Slow Pay Motions in Tennessee: They’re Not That Bad

Some creditor clients believe that, once they get a judgment, it’s then just a matter of counting the money. Well, not my clients, because I constantly warn them all that  a judgment is just a part of the collection process. Collections takes time, I tell them, and the judgment debtor may want (or need) to stretch the repayment out.

And, whether a creditor likes it or not, a debtor can force a creditor to accept payments over time.

It’s called a “Motion to Pay Judgment by Installments,” and it’s provided for under Tenn. Code Ann. § 26-2-216. That statute allows a debtor to ask that any wage garnishment or bank levy be stayed so that the debtor can make court ordered installment payments. The motions must be supported by an affidavit showing the debtor’s inability to pay the debt with funds other than wages, and this is usually supported by a budget showing income and expenses.

In this economy, you’re going to see these. Here are some hints:

  • The debtor may make only one of these motions. See § 26-2-216(a)(3).
  • Once the debtor defaults with any obligation under the payment proposal, all bets are off and you can collect.
  • Because it requires an affidavit and supporting documents, it’s a good source for finding your debtor’s financial information (hint: look for Motions your debtor has filed in other cases).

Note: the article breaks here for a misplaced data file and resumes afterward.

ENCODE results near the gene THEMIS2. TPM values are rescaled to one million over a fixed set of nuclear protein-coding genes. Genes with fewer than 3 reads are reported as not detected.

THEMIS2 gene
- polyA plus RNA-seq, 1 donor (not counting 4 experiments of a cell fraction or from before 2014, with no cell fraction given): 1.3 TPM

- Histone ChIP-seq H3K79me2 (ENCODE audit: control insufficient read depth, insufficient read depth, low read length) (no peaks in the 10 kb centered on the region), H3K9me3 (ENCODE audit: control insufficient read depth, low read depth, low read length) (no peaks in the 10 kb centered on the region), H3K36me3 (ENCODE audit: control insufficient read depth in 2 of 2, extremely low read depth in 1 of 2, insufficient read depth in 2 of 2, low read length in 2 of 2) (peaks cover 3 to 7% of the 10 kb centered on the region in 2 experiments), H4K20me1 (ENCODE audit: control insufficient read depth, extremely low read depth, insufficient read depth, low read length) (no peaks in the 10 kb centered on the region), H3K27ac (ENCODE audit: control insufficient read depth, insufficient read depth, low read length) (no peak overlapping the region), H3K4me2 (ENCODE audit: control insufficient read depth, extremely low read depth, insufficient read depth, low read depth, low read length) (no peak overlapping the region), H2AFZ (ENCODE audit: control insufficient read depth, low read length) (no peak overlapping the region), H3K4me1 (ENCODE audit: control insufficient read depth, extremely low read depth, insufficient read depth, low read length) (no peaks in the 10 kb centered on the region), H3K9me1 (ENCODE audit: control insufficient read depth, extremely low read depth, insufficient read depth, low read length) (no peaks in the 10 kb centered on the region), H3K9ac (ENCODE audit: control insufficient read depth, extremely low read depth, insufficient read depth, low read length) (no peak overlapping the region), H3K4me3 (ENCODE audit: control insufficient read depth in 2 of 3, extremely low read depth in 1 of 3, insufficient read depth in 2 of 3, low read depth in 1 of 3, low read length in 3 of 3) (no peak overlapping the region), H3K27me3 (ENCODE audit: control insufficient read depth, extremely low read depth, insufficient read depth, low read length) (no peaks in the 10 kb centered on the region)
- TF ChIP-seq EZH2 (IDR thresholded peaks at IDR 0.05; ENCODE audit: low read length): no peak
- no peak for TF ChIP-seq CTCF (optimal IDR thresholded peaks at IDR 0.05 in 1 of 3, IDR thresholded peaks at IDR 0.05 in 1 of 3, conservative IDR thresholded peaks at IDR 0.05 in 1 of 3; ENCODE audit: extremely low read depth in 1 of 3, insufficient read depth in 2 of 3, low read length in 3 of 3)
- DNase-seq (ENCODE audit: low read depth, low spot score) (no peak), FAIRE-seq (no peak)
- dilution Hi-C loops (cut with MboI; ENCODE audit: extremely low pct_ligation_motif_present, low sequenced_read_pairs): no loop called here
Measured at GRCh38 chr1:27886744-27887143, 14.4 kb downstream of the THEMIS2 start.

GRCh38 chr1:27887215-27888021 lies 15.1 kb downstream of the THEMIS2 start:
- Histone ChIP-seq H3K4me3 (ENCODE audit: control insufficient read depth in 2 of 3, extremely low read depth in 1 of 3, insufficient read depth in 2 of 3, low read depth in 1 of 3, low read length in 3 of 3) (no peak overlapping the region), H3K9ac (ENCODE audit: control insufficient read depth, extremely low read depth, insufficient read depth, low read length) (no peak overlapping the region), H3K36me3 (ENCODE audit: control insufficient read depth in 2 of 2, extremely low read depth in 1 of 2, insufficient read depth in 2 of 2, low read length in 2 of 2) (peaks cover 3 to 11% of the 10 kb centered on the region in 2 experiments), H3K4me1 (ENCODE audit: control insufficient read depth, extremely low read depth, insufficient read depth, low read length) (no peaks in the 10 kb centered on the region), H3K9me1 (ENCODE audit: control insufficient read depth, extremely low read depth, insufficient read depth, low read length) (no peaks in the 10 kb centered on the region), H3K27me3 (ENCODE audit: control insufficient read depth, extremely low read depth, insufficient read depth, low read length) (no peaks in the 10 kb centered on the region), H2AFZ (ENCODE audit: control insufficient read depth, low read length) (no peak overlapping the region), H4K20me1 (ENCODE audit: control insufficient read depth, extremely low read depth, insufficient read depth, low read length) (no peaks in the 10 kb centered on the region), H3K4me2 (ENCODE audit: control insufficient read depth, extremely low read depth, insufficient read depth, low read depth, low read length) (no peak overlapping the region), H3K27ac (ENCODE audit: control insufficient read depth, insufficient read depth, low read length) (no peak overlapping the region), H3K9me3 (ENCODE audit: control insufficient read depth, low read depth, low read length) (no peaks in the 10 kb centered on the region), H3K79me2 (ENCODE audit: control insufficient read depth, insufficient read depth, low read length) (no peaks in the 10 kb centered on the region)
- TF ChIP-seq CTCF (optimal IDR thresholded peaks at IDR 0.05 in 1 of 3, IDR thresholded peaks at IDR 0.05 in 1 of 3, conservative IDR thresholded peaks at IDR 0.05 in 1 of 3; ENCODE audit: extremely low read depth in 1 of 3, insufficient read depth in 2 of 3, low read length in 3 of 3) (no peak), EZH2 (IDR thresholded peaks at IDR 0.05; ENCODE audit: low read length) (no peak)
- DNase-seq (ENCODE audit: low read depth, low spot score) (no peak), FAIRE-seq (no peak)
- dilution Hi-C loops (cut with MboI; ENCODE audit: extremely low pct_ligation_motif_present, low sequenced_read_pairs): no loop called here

• These can be set for “review” hearings, so, if a debtor is proposing something that doesn’t work long-term, ask the Court to set a review hearing in 6 months.

Here’s why I like Slow Pay Motions:  They indicate a debtor trying to get a handle on their finances–they are making a proposal to pay you back and are trying to do something they can realistically afford.

Plus, within the spectrum of forcing you to accept payments, these Motions are better than the alternative (i.e. a Bankruptcy filing).

Author: David

I am a creditors rights and commercial litigation attorney in Nashville, Tennessee.

3 thoughts on “Slow Pay Motions in Tennessee: They’re Not That Bad”

  1. but can the court take a disabled veterans home and sell it, and leave the disabled vet on the street with his family? all he has is his benifits and his wife is unable to work.

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